Free audio stream, including stories that are padlocked on our site. Listen on any device, anywhere. Updated twice daily. The audio stream takes several seconds to start on Android devices.Launch Radio player
UPDATED: The brinksmanship between Abano Healthcare Group [NZX: ABA] and two shareholders owning 19 percent of the company continues, with 15 percent shareholder Peter Hutson rejecting a bid from Abano for the 50 percent of Bay International that he owns.
Abano owns the other half of Bay, a chain of audiology businesses, and is offering $12.9 million in an unconditional cash offer, which the company says would resolve "all current management, governance and ownership issues."
However, a spokesman for Hutson and fellow rebel shareholder James Reeves, said they would not be entertaining the offer and that their objective remained the unseating of incumbent chairman Trevor Janes.
"This is a red herring that is designed to deflect from the core issues namely that of the poor performance of the Dental division and the increasing failures in corporate governance," the spokesman said.
Hutson and Reeves, acting as Healthcare Industry Ltd and Steamboat Capital, have given Abano until April 16 to respond to their call last week for a special shareholders' meeting to rerun the part of the Nov. 26 annual meeting at which Janes was re-elected chair.
Abano, and Janes himself, have ruled out that happening. At this stage, Hutson and Reeves have only called for the meeting and have yet to set in train the process that would require a meeting to be held.
An extraordinary general meeting can be called at the request of 5 percent of a company's shareholders, which the pair's shareholdings easily exceed. They have nominated May 27 for a shareholders' meeting.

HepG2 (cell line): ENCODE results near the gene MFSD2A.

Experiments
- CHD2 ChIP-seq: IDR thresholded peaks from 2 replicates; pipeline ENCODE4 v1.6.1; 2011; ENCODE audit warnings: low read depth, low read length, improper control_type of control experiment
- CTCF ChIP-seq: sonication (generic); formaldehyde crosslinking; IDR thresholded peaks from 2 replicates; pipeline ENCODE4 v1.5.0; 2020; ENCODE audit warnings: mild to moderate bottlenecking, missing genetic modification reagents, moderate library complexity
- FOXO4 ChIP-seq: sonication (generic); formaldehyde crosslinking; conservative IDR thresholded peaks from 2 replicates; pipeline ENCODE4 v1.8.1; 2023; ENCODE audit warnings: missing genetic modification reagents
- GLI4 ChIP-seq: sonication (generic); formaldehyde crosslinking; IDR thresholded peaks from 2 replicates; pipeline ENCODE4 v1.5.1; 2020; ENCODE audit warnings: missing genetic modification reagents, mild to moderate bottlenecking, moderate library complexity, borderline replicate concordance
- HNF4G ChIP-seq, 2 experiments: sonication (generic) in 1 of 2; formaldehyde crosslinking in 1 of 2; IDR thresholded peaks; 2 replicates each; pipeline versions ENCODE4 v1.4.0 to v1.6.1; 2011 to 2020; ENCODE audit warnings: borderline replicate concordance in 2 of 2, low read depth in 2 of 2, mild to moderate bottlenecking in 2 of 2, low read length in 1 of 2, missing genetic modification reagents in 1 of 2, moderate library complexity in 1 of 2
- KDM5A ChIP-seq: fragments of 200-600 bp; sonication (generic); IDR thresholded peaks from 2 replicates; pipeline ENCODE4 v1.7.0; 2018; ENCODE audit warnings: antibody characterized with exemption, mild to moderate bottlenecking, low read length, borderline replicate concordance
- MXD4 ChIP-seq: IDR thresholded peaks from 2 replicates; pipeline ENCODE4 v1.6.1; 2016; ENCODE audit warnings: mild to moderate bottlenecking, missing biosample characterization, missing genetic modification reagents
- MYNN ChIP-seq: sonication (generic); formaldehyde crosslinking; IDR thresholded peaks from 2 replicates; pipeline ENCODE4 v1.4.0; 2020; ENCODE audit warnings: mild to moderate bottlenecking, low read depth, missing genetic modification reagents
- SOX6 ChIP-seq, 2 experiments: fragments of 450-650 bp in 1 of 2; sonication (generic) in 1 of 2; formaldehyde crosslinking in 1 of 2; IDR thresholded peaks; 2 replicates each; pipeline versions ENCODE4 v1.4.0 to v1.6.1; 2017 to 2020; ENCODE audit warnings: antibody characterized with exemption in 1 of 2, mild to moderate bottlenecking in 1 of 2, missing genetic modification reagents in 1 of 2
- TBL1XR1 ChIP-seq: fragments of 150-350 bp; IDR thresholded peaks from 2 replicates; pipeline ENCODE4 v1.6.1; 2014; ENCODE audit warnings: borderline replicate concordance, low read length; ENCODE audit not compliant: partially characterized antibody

Both sides claim high levels of institutional investor support for their stances.
Hutson was a director of Abano last September during an attempt by Hutson and Reeves to mount a full takeover bid for Abano pitched as high as $7.80 a share, but which Janes rejected, relying in part on a report by investment house Grant Samuel, which Hutson and Reeves says gave an inflated valuation.
They issued an alternative valuation report from Korda Mentha, which valued Hutson's Bay Audiology stake at between $6.3 million and $9.4 million, compared with the $12.9 million cash offer made by Abano today.
While Hutson and Reeves argue Abano has ballooning debt levels, the company's chief operating officer, Richard Keys, told BusinessDesk today the company could afford to pay cash for 50 percent of Bay, using uncommitted bank funding lines of up to $50 million, and that the company have banking covenant headroom for such a transaction.
EARLIER: Abano Healthcare [NZX: ABA] is challenging a dissident shareholder view of the group's value by offering a price for 50 percent-owned Bay International well above the valuation given last week in a report for investors Peter Hutson and Michael Reeves.